Life sciences in general such as genetics and biology have traditionally benefitted from Perl with excellent projects leading the way such as bioperl. Unfortunately, in medical research and epidemiology, the picture is different. Researchers are struggling with the ever increasing size and complexity of datasets. This presentation will briefly describe the situation I faced when I first joined a research team working on coronary heart disease, what I did to make things better and how I achieved one small victory for Perl.

‎High scale flavour - recipies for message queueing‎

Tomas Doran (‎t0m‎)

20 minutes

This talk will introduce the basics of message queueing, STOMP (the Streamed Text Oriented Messaging Protocol) and AMQP (the Advanced
Message Queuing Protocol), including why message queuing is a good idea for scalability and reduced latency in web applications.

After the initial theory, an in-depth analysis will be conducted; comprising a number of useful messaging based patterns and a discussion of practical implementations, with reference to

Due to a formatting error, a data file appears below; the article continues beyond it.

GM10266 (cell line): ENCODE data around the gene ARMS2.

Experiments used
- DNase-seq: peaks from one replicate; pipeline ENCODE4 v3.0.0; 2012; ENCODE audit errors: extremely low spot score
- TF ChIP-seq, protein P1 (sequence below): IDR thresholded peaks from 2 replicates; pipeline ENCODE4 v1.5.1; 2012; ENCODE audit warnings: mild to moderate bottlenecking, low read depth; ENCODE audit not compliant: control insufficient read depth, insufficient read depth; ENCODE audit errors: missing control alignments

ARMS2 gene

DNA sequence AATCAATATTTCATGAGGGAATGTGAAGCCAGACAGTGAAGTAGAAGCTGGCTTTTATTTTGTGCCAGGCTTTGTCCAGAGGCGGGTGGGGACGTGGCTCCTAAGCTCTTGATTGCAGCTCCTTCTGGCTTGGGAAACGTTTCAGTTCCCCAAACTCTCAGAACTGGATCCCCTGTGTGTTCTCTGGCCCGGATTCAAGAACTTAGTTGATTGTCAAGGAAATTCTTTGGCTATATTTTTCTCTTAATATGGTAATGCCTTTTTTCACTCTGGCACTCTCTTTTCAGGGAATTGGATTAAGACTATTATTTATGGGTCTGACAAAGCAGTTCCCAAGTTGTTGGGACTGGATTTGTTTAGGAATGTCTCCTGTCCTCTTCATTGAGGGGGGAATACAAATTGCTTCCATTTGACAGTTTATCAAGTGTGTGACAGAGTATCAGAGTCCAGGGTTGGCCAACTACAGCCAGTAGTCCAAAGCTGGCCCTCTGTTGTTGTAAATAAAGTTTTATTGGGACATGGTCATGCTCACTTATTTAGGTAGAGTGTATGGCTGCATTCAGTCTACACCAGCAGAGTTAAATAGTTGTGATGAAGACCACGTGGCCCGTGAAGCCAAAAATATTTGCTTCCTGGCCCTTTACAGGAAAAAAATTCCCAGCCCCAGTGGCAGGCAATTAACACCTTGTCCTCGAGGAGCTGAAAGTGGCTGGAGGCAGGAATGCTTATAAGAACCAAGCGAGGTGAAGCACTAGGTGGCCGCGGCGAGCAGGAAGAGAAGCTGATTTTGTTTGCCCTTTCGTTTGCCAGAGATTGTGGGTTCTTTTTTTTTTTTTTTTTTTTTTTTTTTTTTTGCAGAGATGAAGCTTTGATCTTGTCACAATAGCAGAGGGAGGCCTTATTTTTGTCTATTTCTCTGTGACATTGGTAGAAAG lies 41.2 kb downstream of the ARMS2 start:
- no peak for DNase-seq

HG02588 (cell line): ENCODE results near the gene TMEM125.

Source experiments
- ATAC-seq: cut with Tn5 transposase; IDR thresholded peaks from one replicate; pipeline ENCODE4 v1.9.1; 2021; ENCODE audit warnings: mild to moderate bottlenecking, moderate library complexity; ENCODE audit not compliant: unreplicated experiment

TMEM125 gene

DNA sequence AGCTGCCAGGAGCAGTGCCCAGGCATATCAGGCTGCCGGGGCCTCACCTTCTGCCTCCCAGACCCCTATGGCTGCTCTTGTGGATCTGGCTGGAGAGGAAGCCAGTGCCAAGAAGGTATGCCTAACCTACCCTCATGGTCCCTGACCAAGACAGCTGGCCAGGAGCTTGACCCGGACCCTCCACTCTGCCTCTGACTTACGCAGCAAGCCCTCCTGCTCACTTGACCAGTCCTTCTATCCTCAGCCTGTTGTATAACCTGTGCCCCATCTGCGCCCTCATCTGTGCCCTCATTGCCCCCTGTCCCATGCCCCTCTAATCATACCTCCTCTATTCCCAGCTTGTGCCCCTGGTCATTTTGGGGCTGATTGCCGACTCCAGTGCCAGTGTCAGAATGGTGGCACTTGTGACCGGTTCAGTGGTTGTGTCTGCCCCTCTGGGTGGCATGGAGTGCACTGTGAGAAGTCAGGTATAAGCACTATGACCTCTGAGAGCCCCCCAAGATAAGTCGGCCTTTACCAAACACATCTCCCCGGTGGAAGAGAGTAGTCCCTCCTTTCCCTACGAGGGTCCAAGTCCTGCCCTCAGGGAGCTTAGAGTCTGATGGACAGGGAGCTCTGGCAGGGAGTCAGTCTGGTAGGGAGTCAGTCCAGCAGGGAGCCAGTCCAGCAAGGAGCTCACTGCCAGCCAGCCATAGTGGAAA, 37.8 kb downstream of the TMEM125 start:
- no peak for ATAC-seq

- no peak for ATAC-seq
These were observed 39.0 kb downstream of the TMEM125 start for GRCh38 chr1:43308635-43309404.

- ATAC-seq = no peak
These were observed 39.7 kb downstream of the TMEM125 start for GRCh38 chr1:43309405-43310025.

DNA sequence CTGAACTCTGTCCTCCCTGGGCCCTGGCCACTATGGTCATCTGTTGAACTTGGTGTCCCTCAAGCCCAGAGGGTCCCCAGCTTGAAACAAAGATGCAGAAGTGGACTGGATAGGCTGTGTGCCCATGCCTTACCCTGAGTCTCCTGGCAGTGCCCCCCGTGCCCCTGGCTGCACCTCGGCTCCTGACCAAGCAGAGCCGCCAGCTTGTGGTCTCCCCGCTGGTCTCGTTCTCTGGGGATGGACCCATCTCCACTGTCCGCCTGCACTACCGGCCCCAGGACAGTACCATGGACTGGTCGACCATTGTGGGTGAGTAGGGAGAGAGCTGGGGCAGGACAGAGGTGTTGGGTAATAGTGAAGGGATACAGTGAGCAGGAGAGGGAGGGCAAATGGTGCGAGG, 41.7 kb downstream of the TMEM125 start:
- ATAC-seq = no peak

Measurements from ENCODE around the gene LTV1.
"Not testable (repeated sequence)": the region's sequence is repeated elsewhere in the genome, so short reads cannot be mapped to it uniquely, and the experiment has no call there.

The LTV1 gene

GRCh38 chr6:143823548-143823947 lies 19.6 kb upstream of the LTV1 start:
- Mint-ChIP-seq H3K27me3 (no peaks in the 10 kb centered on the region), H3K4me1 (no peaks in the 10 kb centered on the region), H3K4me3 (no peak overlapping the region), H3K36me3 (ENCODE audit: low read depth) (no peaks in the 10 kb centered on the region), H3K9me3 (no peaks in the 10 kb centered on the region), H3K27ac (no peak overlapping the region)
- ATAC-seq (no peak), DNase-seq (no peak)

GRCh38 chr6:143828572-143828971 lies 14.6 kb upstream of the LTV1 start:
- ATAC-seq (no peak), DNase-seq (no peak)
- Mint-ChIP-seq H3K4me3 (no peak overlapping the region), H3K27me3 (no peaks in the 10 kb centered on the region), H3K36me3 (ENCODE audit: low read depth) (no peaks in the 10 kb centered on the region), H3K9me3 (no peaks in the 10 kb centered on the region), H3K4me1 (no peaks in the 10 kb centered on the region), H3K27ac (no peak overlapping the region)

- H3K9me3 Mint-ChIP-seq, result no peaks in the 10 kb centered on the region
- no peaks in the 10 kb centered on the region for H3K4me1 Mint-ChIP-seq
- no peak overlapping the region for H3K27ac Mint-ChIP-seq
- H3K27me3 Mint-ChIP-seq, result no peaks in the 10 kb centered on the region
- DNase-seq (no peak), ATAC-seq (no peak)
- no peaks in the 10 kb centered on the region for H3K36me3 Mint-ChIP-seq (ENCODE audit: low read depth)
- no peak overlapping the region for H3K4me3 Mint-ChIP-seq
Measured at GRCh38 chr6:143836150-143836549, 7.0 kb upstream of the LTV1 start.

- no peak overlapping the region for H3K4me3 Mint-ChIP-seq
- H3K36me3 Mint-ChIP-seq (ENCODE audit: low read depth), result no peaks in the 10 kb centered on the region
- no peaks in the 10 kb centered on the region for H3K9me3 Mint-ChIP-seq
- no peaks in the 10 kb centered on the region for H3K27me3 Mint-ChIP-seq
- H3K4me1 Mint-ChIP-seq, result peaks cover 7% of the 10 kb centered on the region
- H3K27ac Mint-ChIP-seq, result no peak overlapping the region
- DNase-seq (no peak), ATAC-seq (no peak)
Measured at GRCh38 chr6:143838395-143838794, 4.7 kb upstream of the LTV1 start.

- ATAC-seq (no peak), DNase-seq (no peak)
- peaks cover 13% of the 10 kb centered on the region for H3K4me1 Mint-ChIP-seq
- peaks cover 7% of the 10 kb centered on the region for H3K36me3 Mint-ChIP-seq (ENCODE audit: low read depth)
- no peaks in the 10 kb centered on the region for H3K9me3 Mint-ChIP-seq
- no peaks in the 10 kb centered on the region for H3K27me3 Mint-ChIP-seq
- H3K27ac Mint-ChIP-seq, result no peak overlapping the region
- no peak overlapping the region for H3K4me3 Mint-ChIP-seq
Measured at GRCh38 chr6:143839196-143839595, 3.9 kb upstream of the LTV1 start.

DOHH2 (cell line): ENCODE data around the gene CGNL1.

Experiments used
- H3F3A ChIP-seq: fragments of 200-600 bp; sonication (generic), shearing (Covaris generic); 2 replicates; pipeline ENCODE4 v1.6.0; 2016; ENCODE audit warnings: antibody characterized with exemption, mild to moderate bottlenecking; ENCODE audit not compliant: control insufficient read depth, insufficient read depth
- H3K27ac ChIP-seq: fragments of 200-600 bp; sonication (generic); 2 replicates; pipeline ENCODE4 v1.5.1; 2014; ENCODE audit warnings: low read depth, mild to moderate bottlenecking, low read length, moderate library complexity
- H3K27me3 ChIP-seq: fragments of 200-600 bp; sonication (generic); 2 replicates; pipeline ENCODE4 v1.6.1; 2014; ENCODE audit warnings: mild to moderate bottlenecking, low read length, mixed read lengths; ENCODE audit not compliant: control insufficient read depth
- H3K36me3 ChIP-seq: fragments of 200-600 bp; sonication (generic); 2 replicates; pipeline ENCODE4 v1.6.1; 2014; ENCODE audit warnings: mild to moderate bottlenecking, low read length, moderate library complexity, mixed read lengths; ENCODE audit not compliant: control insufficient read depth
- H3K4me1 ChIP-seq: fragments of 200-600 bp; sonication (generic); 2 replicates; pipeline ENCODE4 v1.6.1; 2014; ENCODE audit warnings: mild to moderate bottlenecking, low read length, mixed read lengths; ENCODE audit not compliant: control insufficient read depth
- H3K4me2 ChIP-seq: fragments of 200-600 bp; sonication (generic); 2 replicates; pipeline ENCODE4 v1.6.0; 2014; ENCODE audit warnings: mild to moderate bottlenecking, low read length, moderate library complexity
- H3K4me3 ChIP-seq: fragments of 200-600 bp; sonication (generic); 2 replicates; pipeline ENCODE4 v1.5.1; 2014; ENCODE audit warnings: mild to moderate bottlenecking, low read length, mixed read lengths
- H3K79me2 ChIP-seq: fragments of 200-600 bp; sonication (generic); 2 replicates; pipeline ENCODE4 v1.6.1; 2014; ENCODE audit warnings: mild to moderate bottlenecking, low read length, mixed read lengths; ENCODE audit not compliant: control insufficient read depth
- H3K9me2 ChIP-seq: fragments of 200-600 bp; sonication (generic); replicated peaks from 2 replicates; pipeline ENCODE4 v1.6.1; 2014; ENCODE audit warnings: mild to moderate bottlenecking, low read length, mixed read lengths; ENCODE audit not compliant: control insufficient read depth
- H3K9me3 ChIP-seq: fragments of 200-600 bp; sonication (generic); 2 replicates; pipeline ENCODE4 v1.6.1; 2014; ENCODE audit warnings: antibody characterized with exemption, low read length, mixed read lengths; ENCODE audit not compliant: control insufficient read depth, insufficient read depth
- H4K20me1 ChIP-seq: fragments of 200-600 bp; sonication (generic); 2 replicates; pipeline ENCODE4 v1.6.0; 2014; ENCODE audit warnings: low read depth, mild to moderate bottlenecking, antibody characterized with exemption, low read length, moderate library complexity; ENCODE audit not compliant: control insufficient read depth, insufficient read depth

CPAN modules available to build message based systems.

‎Cooking a rabbit pie‎

Tomas Doran (‎t0m‎)

40 minutes

This talk will introduce the Net::RabbitFoot AMQP client, discuss the specific advantages that the AMQP protocol gives you over other messaging implementations

After the initial theory, the talk will focus on specific applications over AMQP, with practical applications.

It will cover simple available utilities to interact with RabbitMQ, such as the utilities included in Net::RabbitFoot, onto those which (whilst still simple), build upon them (such as App::RabbitTail).

It will also cover the job scheduling and status system I have written (CatalystX::JobServer), including how to use it for basic tasks, its architecture, and how to extend it with custom messaging components for your application(s).

Web::Hippie is an abstraction for creating persistent HTTP pipes - I will discuss (and demonstrate) this as used by CatalystX::JobServer to feed back realtime status information to users.

‎Continuations and CPS: A different flavour of 'return'‎

Paul Evans (‎LeoNerd‎)

40 minutes

When writing asynchronous code, it is common to pass code references around to represent what to do next after some operation completes. This is a continuation. This talk discusses this technique along with the "CPS" CPAN module, which assists with solving a number of control-flow problems.